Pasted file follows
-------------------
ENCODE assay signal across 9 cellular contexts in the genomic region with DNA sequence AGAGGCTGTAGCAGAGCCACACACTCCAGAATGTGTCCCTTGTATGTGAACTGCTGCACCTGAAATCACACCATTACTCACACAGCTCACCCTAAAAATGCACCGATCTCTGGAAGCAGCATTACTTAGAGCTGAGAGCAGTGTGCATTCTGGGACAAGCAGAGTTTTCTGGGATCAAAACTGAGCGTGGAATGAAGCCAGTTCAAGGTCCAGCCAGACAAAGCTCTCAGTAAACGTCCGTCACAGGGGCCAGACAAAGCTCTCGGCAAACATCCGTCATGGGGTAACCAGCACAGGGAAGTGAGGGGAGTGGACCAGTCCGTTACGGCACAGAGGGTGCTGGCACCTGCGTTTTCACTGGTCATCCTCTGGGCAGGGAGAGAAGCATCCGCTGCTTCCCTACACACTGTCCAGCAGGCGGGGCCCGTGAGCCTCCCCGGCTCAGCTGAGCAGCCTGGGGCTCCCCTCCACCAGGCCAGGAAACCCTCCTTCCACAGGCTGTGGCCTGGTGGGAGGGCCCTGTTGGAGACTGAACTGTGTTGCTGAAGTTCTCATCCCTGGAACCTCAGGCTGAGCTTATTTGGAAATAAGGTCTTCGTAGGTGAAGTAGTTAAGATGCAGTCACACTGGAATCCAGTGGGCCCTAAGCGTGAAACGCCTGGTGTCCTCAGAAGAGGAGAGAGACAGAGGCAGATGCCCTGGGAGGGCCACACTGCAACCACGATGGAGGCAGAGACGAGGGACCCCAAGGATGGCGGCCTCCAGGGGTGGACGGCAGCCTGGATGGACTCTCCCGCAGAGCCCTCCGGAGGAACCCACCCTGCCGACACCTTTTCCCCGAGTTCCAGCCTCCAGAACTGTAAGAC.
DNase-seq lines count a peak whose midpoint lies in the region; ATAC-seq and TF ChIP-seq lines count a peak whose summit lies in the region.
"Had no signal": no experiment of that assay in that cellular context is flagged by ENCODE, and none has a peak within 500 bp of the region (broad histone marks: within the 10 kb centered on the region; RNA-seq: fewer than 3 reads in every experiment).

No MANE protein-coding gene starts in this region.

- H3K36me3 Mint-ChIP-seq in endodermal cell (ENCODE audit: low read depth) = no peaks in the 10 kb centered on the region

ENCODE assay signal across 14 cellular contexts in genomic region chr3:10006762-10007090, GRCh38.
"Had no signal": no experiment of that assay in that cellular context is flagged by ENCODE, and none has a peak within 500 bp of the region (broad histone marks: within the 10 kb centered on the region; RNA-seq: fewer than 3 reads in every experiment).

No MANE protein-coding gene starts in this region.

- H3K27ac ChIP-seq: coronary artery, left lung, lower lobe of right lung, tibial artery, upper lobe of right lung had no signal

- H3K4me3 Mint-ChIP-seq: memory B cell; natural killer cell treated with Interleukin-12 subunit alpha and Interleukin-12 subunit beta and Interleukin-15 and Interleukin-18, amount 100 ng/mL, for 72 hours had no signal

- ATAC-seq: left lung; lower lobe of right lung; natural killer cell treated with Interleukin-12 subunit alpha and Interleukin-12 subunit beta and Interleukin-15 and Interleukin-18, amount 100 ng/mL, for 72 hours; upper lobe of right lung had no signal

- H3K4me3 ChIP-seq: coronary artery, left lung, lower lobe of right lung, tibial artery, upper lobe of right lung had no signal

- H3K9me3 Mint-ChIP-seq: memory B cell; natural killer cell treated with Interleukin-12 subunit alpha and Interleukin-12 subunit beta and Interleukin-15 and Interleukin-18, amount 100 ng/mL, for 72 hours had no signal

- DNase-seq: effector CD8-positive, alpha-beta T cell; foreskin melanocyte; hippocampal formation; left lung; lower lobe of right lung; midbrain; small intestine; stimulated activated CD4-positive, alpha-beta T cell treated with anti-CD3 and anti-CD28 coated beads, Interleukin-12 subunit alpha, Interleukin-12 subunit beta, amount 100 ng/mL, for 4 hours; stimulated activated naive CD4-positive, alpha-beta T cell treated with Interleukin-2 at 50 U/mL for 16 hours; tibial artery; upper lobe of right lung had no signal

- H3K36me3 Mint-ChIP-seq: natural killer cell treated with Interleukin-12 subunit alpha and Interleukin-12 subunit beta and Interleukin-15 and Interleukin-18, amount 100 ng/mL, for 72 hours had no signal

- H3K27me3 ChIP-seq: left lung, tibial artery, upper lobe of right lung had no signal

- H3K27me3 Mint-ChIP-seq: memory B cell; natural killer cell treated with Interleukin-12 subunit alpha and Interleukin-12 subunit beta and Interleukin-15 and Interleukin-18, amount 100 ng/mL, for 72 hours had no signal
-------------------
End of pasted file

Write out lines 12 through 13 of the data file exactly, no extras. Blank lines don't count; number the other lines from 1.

- H3K4me3 ChIP-seq: coronary artery, left lung, lower lobe of right lung, tibial artery, upper lobe of right lung had no signal

- H3K9me3 Mint-ChIP-seq: memory B cell; natural killer cell treated with Interleukin-12 subunit alpha and Interleukin-12 subunit beta and Interleukin-15 and Interleukin-18, amount 100 ng/mL, for 72 hours had no signal